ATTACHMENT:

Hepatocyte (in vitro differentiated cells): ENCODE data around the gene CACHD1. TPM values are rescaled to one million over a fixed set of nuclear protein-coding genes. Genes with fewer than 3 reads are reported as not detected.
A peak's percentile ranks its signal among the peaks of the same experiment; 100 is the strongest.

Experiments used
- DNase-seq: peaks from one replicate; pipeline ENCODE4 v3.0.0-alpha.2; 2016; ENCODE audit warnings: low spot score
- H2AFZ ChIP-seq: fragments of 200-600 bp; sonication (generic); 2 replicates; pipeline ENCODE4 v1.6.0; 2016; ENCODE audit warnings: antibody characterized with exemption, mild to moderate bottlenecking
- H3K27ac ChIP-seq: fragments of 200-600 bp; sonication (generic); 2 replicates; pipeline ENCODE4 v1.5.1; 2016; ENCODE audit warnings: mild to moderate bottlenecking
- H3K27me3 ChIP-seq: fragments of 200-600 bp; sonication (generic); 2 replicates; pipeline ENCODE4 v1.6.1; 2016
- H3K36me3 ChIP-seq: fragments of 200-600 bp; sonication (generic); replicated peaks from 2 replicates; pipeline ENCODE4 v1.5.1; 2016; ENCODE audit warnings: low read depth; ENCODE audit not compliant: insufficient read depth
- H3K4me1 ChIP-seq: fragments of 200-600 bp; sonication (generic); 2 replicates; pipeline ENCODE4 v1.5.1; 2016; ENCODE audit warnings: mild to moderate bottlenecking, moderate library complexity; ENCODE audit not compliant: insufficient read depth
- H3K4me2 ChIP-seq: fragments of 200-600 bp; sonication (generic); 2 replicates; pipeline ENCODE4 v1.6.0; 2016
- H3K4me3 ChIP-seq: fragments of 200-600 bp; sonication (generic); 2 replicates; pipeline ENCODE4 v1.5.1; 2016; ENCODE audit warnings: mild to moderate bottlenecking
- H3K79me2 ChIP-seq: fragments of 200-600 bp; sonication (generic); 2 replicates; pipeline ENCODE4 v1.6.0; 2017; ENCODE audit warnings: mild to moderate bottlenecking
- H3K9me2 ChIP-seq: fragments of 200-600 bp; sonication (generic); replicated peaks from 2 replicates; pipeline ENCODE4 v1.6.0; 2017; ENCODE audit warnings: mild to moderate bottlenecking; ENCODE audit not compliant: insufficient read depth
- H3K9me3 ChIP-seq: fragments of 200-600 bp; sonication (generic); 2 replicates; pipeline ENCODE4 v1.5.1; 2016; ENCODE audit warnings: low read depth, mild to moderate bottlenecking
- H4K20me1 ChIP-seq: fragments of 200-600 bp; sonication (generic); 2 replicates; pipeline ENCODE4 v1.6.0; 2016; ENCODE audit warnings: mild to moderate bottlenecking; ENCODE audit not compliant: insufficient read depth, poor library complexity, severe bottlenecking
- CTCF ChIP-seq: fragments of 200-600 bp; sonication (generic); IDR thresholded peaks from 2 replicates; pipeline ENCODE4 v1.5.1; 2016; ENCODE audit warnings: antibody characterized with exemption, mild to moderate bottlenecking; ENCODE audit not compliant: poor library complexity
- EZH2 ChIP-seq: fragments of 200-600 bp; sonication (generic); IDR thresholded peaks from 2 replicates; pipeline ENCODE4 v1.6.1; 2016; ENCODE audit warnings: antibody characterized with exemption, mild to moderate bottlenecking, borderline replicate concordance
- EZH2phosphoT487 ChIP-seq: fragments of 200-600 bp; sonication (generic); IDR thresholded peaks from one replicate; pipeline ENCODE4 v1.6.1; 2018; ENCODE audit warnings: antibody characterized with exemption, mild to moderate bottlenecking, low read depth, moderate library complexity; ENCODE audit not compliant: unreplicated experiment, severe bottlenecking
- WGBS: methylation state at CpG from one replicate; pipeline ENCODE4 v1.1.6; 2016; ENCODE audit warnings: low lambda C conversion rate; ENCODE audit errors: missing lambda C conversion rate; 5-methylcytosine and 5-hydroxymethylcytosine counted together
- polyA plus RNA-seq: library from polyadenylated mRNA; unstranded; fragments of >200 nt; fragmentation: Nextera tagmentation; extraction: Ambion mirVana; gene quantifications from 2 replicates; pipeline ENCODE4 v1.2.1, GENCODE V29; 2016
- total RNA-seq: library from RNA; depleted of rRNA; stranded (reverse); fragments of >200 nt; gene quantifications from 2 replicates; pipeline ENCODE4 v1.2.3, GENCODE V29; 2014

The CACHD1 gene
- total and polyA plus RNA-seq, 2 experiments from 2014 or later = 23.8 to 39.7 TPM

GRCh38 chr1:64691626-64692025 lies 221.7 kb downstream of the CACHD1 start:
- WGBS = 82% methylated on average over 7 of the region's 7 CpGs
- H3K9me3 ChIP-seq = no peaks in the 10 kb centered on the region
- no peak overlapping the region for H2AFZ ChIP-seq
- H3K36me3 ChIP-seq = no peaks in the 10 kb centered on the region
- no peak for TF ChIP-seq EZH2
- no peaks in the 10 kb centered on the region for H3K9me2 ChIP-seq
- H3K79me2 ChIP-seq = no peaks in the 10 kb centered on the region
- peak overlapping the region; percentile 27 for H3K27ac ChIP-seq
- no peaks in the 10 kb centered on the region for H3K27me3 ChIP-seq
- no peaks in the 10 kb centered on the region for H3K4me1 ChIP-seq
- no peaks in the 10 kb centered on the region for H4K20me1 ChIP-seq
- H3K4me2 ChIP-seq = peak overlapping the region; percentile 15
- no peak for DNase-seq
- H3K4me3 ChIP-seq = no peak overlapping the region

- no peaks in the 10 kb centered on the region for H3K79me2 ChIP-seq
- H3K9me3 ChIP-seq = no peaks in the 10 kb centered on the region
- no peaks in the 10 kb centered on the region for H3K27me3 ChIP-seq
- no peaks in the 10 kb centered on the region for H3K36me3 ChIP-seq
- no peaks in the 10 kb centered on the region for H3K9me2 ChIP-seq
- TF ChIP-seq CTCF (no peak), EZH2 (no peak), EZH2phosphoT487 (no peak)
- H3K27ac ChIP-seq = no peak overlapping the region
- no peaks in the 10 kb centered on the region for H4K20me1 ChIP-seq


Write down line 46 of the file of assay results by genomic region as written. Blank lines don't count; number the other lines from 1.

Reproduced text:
- no peaks in the 10 kb centered on the region for H4K20me1 ChIP-seq